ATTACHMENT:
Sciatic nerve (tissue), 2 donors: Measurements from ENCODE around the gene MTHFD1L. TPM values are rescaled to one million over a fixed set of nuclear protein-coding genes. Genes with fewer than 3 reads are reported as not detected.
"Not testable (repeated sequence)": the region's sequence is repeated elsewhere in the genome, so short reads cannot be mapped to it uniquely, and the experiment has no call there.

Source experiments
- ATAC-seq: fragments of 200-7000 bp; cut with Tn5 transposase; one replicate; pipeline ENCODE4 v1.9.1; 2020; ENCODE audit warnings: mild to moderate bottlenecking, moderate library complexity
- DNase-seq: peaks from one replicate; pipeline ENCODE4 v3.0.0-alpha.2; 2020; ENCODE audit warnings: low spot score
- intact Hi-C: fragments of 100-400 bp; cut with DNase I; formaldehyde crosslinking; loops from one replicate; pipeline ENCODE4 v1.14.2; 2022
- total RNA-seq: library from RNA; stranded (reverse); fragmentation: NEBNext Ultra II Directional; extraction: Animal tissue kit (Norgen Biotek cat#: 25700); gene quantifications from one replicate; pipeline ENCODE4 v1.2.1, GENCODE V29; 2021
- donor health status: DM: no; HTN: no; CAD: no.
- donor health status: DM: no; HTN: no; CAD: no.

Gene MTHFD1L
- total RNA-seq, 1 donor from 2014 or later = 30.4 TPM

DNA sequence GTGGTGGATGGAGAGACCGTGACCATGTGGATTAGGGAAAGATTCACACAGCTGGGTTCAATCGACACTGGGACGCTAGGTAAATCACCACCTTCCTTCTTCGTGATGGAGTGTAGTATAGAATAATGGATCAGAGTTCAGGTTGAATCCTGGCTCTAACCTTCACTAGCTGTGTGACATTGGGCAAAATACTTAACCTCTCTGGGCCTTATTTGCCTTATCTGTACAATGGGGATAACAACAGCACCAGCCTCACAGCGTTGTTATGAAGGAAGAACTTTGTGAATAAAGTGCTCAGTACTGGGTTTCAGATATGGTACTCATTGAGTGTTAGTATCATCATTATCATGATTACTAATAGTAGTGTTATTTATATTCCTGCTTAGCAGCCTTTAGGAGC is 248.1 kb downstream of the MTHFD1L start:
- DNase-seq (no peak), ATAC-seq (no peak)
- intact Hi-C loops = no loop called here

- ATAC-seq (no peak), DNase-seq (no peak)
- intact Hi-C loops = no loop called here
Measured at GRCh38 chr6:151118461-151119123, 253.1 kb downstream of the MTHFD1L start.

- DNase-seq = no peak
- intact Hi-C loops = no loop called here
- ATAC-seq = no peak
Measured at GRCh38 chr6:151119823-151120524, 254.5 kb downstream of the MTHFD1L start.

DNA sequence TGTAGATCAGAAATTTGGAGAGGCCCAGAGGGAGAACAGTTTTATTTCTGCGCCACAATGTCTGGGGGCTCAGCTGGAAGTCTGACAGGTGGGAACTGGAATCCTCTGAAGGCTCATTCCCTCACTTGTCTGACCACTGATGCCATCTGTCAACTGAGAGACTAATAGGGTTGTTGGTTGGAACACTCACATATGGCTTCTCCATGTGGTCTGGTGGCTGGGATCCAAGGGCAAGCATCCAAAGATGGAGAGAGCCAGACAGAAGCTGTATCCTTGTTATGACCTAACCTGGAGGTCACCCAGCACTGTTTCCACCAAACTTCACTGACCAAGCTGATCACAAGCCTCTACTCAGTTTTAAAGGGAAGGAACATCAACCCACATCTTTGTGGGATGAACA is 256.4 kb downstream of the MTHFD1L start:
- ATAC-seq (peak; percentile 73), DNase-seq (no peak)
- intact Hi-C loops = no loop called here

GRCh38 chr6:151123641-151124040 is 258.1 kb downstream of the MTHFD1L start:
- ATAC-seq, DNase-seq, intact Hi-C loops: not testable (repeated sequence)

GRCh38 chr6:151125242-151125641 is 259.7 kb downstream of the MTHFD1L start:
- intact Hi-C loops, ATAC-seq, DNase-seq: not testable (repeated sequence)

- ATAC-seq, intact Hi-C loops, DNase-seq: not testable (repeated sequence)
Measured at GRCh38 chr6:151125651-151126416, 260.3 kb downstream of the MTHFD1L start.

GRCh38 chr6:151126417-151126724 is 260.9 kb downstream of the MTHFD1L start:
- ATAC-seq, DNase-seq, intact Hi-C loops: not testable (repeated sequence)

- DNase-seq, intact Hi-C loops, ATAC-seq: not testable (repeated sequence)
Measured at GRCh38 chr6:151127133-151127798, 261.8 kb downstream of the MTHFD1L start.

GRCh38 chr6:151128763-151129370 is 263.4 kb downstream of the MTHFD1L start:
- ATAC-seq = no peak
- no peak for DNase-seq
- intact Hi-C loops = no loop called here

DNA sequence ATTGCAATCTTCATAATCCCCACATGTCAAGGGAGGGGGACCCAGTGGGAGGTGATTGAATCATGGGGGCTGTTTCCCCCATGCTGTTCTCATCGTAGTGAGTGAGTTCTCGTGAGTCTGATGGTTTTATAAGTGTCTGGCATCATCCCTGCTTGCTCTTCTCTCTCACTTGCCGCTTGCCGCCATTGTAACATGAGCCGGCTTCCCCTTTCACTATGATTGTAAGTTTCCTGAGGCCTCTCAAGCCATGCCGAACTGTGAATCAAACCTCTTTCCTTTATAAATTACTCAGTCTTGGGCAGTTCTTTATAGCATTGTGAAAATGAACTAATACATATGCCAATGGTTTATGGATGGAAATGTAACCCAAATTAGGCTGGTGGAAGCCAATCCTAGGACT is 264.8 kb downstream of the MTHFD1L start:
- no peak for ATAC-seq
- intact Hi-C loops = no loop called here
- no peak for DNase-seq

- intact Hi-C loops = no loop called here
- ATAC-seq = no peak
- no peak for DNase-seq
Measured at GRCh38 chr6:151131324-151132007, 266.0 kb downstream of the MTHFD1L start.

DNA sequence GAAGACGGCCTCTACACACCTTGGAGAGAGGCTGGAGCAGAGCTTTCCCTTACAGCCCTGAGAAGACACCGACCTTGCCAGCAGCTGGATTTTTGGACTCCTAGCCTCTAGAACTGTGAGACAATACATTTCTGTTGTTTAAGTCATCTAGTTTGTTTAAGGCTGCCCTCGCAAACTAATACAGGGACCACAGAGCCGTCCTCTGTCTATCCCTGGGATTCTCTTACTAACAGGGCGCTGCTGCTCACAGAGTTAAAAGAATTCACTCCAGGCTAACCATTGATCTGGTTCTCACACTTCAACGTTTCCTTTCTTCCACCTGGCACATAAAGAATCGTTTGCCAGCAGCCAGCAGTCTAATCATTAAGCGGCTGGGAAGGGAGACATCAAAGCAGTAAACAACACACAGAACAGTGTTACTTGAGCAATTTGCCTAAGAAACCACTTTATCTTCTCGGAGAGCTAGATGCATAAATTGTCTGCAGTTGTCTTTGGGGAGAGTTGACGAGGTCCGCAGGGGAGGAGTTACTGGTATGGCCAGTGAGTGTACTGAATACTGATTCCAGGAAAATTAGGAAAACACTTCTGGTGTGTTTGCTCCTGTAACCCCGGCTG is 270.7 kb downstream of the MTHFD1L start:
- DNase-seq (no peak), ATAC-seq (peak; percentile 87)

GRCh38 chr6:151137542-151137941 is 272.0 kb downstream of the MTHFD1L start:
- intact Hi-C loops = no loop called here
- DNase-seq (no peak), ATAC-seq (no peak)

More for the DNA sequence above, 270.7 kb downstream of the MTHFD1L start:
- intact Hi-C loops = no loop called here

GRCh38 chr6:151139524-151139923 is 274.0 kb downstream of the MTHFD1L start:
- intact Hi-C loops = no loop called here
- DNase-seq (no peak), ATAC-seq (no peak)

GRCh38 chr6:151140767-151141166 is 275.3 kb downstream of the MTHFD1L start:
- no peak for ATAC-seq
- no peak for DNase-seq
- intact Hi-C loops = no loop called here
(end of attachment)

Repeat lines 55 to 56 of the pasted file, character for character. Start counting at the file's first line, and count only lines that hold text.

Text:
- intact Hi-C loops = no loop called here
- DNase-seq (no peak), ATAC-seq (no peak)